Being a special needs parent is hard. And sometimes you want everything to be normal and sain, and you sometimes feel how much easier it would be to have "normal" children, and how you feel envious of all your friends for having "normal" families. The ones that you can take anywhere, do anything, and not worry about the noises, or the meltdowns, or the stares. There was no chapter in the expecting book to prepare me for this journey. I have learned along the way how to cope with my children's needs. And believe me, I haven't learned it all yet. There are days that I could pull my hair out or run away. It is hard, it is frustrating, it takes all my energy, my time.
Would I change it?
No way, I love my boys but you don't understand what it is like unless you walk in my shoes.
I am glad this blog has let me reach so many people and meet so many people who are struggling just like me. My goal is for someone to read this and realize they are not alone and that there are other moms thinking and feeling the same way they do.
No one is prepared for the struggle, having a baby period is a struggle and strain but then you throw into the mix, special needs and all the parenting advise flies out the window. The dreams that you had for your child change to fit them. The dreams of the next soccer star turn into the dream that maybe one day they will walk unassisted. The dreams of the next billboard record breaking singer turn into the dream that they will say their first word one day.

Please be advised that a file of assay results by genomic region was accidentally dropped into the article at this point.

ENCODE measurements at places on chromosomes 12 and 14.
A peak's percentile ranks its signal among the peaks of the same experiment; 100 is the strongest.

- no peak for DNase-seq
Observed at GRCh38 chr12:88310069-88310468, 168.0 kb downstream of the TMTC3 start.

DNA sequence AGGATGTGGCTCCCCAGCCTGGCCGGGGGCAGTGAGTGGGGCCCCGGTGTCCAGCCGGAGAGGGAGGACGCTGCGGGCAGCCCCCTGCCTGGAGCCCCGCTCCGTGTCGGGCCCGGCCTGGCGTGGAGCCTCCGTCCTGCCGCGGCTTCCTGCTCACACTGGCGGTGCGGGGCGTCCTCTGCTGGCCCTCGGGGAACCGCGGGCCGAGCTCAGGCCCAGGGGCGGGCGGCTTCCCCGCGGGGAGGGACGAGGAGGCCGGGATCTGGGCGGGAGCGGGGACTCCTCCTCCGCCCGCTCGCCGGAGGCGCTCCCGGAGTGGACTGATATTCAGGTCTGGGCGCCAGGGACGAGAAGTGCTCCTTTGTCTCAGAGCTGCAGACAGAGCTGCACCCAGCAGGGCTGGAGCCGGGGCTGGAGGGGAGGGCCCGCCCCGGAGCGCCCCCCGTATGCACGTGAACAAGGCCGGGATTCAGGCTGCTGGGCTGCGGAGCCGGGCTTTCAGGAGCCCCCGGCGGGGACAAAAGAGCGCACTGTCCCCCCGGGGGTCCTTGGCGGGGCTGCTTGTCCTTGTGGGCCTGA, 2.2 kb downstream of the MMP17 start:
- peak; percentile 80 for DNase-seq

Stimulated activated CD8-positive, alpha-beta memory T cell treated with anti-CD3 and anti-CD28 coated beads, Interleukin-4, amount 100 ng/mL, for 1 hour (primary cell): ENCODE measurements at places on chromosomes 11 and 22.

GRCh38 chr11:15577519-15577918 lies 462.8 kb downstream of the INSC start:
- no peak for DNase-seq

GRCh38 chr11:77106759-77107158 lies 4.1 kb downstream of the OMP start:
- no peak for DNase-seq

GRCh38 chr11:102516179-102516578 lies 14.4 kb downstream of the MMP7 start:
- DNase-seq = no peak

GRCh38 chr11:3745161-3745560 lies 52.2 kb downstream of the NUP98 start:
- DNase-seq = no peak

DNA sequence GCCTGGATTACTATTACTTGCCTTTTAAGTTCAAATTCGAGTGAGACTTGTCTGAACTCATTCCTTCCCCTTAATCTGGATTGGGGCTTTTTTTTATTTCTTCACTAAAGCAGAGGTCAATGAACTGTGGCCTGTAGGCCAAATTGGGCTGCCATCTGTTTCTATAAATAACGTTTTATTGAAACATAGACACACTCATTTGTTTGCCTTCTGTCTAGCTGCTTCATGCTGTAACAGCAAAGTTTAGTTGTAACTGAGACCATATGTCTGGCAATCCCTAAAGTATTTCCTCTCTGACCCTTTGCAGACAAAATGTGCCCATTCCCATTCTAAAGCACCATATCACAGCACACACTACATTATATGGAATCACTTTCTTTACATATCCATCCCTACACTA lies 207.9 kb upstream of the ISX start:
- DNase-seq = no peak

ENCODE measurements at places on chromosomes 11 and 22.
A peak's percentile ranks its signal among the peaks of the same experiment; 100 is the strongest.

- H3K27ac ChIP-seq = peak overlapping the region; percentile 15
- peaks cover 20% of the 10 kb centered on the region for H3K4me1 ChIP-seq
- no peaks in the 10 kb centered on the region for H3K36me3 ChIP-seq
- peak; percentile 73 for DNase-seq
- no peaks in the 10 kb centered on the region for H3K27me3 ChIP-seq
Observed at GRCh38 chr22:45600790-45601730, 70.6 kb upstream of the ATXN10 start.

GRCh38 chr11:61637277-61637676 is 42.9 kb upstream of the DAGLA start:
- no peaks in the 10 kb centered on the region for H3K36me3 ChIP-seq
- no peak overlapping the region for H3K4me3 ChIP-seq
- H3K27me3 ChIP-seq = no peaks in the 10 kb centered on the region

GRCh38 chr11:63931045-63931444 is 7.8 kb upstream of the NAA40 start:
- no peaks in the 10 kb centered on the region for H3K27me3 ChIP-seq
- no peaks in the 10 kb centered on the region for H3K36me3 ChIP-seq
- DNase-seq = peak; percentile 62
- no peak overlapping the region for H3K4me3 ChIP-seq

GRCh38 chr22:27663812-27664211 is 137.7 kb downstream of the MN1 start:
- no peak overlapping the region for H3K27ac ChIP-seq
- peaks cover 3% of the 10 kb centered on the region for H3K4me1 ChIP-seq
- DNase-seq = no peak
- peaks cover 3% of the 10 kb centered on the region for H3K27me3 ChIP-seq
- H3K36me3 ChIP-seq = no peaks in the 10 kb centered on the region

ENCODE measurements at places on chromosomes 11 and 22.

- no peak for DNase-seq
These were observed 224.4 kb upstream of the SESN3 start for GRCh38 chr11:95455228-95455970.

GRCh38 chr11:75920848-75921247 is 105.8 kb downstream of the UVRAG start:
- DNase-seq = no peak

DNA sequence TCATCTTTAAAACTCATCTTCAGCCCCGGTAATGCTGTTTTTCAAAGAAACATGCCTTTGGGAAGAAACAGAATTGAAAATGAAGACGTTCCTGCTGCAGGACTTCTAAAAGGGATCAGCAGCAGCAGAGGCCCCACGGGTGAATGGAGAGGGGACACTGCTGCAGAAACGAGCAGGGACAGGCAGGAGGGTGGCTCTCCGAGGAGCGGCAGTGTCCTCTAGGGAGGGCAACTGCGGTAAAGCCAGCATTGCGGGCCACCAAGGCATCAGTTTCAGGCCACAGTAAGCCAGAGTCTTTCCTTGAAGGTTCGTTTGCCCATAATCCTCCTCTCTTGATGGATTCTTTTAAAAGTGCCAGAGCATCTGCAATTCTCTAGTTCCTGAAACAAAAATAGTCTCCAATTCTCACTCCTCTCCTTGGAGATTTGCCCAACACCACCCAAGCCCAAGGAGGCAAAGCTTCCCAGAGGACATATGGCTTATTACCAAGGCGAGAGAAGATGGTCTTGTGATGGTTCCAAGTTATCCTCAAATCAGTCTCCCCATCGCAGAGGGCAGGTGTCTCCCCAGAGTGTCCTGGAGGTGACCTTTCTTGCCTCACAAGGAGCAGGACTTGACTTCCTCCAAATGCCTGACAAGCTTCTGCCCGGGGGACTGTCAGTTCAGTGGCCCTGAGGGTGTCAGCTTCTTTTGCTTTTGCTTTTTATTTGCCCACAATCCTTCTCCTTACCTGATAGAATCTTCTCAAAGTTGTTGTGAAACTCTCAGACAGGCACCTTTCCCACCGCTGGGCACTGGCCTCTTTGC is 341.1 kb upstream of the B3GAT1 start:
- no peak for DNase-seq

You hope that one day they can buckle their own pants, put on their shirt, tie their shoes all on their own.
It's the little things that "normal" families take for granted.
This blog has allowed me to express those feeling as real as I can on here. To show my emotions and feelings for what I want for my children. One day hopefully they will look back and read this and know how big of an accomplishment they are. How proud I am of both of them and how far they have come.